Scientists have revealed how an asexual worm that lived 18 million years ago has been cloning itself without sexual reproduction – solving a longstanding mystery.
The species of tiny, transparent roundworm, Diploscapter pachys, belongs to one of the oldest living lineages of asexual animals, researchers confirmed.
The research by New York University (NYU)’s Center for Genomics and Systems Biology and Duke University’s Center for Genomic and Computational Biology was published in Current Biology and revealed how the worm has lasted as an axsexual organism for so long.
“Scientists have been trying to understand how some animals can survive for millions of years without sex because such strict, long-term abstinence is very rare in the animal world,” NYU Biology Professor David Fitch, a co-author of the research said.
Fitch further explained that asexual survival is significant in evolutionary genetics as it “run[s] counter to the widely accepted view that sexual reproduction is required to eliminate deleterious mutations and for adaptation to a changing environment.”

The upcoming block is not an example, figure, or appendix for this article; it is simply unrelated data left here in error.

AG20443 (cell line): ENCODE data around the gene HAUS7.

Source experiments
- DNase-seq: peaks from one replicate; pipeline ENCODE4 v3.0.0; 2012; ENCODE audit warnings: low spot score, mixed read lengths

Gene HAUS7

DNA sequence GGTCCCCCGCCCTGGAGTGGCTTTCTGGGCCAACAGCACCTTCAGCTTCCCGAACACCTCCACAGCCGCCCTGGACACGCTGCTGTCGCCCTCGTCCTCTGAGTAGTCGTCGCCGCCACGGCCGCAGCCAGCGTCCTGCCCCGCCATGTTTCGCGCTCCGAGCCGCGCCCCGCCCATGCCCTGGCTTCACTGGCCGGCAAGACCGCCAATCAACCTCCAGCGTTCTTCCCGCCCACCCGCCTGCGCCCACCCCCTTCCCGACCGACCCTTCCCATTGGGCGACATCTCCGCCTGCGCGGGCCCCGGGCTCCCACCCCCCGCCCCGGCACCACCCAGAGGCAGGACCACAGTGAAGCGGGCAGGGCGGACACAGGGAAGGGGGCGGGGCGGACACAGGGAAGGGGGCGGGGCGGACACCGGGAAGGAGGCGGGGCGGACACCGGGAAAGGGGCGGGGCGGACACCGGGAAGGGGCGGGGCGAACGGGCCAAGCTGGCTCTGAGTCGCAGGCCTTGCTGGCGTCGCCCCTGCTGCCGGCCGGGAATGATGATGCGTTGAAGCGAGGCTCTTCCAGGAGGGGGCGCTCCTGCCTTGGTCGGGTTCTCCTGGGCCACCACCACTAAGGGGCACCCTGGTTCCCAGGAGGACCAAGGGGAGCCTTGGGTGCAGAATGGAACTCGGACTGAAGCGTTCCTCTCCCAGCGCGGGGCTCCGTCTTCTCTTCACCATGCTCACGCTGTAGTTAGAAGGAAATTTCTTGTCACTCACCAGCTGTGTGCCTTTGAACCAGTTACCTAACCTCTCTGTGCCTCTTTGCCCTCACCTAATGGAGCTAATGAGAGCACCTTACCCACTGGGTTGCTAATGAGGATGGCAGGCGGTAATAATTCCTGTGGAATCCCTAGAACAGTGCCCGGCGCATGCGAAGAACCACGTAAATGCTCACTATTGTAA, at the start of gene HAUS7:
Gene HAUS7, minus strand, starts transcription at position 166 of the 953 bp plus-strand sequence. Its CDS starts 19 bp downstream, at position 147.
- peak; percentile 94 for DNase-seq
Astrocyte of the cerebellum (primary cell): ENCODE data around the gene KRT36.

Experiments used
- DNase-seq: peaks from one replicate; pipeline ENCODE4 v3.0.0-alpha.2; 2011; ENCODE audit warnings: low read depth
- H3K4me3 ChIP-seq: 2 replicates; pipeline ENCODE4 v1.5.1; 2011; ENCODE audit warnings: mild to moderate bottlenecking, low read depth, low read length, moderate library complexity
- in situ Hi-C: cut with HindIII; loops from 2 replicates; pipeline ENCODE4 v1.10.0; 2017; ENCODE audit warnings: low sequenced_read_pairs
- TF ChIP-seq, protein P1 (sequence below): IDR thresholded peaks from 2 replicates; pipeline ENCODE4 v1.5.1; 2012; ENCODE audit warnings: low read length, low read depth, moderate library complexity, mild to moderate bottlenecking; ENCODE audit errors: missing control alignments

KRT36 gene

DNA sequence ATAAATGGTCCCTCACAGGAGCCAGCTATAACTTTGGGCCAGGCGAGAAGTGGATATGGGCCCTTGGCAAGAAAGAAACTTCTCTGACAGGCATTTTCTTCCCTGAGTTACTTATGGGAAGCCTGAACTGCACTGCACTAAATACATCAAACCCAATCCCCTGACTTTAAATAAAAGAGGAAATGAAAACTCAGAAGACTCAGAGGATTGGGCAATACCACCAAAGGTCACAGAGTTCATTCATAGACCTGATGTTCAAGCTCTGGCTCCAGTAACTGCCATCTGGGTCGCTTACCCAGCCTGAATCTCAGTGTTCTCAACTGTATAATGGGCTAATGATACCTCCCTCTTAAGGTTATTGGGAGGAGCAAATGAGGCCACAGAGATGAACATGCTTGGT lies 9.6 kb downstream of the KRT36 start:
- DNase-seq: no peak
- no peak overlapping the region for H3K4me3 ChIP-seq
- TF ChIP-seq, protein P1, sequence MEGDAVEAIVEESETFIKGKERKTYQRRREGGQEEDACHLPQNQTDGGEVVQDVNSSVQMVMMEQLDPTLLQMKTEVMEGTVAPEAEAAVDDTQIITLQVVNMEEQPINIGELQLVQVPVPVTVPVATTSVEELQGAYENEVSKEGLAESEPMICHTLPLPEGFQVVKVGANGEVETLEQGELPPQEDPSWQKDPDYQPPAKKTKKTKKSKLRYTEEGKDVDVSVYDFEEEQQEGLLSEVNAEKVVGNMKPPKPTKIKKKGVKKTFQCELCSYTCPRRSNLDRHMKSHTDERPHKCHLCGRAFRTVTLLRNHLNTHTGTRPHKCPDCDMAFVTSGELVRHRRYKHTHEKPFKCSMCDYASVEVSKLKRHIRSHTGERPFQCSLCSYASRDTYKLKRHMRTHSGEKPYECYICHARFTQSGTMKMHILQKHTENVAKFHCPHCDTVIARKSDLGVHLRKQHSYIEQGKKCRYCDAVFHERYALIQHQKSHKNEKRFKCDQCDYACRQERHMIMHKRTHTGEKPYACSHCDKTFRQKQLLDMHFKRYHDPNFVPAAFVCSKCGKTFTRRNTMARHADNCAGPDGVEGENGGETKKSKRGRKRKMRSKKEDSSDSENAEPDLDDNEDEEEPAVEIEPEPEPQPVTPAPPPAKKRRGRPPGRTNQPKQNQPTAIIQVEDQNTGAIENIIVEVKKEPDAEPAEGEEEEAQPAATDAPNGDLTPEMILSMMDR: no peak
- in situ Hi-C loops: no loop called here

Sexual reproduction produces offspring with copies of both parents’ genes, which, “usually provides good insurance against mutations that might kill the function of one of those gene copies – a process called complementation.”
When offspring are created through intercourse, complementation and genetic shuffling creates variation, which allows species to adapt to changing conditions. Asexual creatures tend to go extinct because they lack this adaptation strategy.
“It has been a longstanding mystery in biology how some asexual animals have survived for so many generations,” Fitch said.
Scientists used DNA to reveal D. pachys is a group of exclusively asexual species that originated 18 million years ago. They found the worm’s way of creating sperm or ova had been modified to stop recombination.
“Basically, the animals were cloning themselves,” Fitch said.
The research also revealed the worm only had one set of chromosomes. Similar species tend to have five to seven chromosomes. The only other species to have one set of chromosomes are ants and parasitic roundworms.
Researchers found D. pachys fuses six chromosomes of its ancestor into a single chromosome and skips the first division of meiosis [a type of cell division], where genes are recombined, so its offspring continues to have genetic diversity.
“Thus, the mystery of its longevity seems largely resolved,” Fitch concluded. “D. pachys overcomes the disadvantages of asexual reproduction by maintaining genetic variation, and with it, complementation.”
“Ironically, this is accomplished by making sure there is no recombination between the gene copies. If there were, the differences between the gene copies might be lost.”